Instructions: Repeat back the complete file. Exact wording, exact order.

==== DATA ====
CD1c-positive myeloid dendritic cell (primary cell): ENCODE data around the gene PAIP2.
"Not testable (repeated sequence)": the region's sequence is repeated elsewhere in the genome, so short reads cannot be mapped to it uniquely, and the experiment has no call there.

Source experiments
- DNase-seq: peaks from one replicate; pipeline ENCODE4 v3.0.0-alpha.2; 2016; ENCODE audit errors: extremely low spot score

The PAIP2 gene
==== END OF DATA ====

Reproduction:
CD1c-positive myeloid dendritic cell (primary cell): ENCODE data around the gene PAIP2.
"Not testable (repeated sequence)": the region's sequence is repeated elsewhere in the genome, so short reads cannot be mapped to it uniquely, and the experiment has no call there.

Source experiments
- DNase-seq: peaks from one replicate; pipeline ENCODE4 v3.0.0-alpha.2; 2016; ENCODE audit errors: extremely low spot score

The PAIP2 gene